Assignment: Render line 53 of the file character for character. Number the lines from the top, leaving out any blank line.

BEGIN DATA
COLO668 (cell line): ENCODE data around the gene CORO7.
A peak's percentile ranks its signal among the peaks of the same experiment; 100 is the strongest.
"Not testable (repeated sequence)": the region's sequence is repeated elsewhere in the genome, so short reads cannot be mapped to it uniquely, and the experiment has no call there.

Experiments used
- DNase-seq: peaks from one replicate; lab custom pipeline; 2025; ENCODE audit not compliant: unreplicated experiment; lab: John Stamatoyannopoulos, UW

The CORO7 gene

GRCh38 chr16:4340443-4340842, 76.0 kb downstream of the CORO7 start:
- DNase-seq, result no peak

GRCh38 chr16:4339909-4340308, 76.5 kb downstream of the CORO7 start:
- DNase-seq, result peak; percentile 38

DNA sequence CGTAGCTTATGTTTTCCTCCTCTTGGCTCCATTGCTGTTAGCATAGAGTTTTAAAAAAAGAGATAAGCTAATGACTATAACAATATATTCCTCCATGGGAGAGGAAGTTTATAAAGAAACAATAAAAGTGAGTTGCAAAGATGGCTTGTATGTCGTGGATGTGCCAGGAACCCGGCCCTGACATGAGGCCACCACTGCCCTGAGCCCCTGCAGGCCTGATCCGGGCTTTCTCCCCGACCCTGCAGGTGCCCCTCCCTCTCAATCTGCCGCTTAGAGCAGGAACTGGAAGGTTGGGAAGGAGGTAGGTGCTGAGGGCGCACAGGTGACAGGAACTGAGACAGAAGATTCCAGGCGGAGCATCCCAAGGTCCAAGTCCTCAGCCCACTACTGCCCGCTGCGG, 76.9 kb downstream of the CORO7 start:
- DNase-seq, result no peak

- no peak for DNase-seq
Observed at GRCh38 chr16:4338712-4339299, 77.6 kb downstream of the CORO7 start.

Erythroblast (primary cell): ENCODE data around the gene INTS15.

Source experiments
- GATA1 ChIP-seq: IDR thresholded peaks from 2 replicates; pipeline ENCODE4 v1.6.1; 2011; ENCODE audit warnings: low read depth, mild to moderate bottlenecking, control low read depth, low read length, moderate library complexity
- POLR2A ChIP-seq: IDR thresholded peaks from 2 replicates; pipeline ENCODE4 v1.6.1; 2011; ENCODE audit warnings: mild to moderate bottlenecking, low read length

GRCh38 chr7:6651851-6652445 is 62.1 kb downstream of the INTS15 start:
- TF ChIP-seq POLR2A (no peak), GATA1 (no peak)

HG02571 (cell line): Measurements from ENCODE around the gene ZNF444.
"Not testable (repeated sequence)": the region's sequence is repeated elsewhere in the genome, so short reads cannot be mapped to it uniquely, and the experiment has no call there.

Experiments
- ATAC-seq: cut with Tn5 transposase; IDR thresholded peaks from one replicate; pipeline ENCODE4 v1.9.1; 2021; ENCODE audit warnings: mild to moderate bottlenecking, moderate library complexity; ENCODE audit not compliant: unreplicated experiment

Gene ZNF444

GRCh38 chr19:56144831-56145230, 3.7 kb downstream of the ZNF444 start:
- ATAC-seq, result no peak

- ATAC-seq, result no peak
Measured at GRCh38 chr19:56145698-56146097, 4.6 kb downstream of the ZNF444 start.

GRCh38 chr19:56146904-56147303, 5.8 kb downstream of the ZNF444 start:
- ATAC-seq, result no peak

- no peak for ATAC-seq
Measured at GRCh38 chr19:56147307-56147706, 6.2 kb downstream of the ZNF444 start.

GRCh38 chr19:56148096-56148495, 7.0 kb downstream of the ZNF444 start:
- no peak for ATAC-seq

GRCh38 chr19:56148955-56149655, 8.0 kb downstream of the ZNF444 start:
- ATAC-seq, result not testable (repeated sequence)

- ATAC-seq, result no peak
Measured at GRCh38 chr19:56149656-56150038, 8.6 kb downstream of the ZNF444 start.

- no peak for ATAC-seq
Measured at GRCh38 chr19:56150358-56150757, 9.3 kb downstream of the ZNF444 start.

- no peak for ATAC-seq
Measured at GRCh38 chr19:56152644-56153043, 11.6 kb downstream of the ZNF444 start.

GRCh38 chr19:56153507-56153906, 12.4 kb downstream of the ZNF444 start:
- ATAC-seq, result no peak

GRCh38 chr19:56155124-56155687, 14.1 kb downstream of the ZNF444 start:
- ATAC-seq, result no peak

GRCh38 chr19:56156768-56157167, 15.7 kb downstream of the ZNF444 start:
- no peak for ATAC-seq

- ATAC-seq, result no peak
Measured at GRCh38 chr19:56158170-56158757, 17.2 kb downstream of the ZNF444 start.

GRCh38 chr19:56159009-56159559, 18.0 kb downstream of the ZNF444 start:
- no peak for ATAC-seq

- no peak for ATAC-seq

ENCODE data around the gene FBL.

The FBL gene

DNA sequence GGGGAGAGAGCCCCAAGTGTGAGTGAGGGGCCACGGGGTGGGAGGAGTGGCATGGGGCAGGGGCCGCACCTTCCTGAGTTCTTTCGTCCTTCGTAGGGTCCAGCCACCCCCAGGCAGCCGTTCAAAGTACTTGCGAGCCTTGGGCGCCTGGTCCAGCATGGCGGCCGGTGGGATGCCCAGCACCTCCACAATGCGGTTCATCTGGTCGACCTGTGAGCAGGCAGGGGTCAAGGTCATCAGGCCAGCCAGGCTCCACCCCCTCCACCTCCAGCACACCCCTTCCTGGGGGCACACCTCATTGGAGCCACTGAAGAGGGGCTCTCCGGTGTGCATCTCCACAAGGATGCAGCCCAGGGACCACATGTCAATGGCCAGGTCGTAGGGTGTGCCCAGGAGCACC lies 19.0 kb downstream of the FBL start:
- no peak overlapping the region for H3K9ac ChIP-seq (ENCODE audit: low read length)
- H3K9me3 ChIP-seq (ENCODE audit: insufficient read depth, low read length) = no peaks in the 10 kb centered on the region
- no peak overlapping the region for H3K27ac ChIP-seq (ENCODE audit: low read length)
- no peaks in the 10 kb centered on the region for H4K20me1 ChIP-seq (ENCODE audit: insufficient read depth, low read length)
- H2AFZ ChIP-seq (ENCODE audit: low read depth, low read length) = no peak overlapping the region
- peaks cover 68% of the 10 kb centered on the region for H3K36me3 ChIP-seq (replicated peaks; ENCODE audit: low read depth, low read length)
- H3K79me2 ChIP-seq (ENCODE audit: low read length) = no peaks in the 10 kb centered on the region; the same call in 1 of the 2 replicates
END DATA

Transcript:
- no peak for ATAC-seq